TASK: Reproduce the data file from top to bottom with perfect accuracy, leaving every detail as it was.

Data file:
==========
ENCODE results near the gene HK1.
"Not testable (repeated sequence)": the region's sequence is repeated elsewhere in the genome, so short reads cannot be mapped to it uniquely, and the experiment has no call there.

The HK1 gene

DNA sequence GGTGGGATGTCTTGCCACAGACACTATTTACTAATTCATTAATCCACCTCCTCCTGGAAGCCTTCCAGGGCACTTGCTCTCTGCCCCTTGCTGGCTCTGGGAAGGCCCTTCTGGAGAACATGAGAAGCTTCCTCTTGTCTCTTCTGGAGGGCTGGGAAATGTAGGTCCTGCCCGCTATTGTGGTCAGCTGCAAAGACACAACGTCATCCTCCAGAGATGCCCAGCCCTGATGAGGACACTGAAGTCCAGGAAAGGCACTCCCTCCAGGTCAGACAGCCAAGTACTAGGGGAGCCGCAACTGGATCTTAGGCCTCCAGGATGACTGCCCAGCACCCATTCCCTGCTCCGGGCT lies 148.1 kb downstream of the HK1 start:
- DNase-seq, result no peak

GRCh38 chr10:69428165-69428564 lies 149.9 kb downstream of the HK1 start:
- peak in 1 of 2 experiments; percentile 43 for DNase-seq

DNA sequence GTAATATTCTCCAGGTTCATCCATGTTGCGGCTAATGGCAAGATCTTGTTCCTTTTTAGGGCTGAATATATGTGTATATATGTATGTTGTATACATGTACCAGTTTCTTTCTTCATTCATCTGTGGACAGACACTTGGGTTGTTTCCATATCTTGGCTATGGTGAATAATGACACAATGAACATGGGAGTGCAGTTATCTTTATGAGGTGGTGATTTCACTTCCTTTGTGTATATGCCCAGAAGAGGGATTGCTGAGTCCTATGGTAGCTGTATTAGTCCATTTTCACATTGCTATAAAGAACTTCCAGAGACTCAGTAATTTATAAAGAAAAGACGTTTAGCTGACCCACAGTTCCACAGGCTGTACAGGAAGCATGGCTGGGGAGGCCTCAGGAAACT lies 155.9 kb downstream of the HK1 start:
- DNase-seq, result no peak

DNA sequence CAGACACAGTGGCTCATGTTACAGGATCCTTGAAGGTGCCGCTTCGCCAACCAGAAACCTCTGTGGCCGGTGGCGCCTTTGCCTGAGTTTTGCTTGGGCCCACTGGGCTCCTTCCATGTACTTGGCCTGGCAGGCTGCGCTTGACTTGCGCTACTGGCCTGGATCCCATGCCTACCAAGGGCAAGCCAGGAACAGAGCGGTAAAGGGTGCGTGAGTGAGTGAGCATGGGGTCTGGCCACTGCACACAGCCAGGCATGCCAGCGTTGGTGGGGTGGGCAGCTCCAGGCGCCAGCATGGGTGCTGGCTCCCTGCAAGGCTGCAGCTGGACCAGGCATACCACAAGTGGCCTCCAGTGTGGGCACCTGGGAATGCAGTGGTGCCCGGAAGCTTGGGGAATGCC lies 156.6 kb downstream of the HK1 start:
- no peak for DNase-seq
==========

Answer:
ENCODE results near the gene HK1.
"Not testable (repeated sequence)": the region's sequence is repeated elsewhere in the genome, so short reads cannot be mapped to it uniquely, and the experiment has no call there.

The HK1 gene

DNA sequence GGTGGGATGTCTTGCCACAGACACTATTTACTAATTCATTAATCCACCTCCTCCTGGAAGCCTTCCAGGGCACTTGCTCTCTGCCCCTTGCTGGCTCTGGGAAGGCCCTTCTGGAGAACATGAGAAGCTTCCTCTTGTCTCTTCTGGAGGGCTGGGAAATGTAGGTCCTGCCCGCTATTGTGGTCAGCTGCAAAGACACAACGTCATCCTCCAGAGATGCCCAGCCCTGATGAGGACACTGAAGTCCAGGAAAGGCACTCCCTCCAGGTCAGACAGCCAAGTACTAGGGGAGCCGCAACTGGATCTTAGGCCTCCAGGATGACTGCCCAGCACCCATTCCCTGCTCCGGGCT lies 148.1 kb downstream of the HK1 start:
- DNase-seq, result no peak

GRCh38 chr10:69428165-69428564 lies 149.9 kb downstream of the HK1 start:
- peak in 1 of 2 experiments; percentile 43 for DNase-seq

DNA sequence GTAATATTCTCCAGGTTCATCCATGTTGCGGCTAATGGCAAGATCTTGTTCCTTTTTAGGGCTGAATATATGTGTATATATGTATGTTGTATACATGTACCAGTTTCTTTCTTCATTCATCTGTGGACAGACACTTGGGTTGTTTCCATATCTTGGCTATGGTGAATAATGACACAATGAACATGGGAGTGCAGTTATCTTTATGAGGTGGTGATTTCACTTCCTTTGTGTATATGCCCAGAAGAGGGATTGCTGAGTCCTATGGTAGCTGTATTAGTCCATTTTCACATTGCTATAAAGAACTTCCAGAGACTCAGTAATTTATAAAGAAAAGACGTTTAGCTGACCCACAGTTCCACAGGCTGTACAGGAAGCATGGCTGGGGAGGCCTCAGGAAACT lies 155.9 kb downstream of the HK1 start:
- DNase-seq, result no peak

DNA sequence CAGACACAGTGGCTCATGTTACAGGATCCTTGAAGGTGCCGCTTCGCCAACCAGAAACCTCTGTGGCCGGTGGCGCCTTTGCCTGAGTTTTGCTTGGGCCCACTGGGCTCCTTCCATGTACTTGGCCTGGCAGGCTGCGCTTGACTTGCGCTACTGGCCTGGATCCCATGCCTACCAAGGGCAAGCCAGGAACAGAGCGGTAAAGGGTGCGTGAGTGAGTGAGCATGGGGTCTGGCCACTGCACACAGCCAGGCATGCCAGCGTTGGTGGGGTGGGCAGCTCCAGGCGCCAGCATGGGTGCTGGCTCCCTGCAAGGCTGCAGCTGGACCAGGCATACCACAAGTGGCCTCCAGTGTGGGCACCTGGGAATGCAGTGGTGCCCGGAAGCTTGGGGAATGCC lies 156.6 kb downstream of the HK1 start:
- no peak for DNase-seq